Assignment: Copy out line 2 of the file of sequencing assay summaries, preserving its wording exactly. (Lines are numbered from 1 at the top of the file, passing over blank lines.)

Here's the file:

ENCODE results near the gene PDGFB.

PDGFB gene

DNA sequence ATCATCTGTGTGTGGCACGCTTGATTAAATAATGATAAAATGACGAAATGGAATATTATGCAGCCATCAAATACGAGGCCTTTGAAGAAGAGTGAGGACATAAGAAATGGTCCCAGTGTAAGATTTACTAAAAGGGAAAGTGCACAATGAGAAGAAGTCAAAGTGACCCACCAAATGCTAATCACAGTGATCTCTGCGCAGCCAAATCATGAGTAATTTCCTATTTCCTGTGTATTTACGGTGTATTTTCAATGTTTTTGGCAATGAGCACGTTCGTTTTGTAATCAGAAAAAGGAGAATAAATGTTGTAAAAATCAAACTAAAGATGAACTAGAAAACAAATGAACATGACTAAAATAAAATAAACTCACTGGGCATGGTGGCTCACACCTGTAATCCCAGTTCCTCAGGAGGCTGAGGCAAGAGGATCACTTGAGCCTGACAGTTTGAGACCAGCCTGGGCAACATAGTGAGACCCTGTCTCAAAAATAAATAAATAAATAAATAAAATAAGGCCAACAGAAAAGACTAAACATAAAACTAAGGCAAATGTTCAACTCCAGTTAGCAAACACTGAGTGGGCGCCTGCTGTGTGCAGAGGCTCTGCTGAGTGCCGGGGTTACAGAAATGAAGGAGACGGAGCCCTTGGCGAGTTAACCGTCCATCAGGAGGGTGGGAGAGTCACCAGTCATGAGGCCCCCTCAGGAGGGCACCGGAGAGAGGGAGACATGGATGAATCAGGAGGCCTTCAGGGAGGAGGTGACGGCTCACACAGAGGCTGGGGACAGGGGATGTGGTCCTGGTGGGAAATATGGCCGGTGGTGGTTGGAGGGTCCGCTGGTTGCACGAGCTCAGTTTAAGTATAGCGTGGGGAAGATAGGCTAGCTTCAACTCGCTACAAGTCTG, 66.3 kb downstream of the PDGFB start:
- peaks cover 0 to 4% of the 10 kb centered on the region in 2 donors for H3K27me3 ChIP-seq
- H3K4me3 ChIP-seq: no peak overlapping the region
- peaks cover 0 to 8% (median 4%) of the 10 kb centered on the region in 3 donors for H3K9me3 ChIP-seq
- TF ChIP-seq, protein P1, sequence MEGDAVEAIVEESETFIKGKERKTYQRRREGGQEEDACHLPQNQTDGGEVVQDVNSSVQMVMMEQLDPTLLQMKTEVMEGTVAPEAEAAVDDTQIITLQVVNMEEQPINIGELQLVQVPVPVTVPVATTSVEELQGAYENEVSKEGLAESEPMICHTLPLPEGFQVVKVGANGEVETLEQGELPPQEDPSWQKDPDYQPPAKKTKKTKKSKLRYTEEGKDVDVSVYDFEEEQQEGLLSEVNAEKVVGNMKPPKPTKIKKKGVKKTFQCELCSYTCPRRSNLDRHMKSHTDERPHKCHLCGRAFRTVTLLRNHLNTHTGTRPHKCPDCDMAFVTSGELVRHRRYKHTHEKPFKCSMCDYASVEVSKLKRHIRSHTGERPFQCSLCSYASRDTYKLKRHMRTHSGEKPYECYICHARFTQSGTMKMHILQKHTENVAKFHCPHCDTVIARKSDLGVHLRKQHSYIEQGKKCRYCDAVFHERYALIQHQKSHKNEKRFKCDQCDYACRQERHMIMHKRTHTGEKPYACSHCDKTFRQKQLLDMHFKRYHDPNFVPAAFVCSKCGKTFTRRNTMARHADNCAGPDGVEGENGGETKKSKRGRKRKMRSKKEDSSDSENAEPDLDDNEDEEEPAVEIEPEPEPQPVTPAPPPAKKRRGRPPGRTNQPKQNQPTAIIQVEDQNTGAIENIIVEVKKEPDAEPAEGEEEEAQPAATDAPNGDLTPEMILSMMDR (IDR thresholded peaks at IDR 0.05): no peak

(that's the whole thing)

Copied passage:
PDGFB gene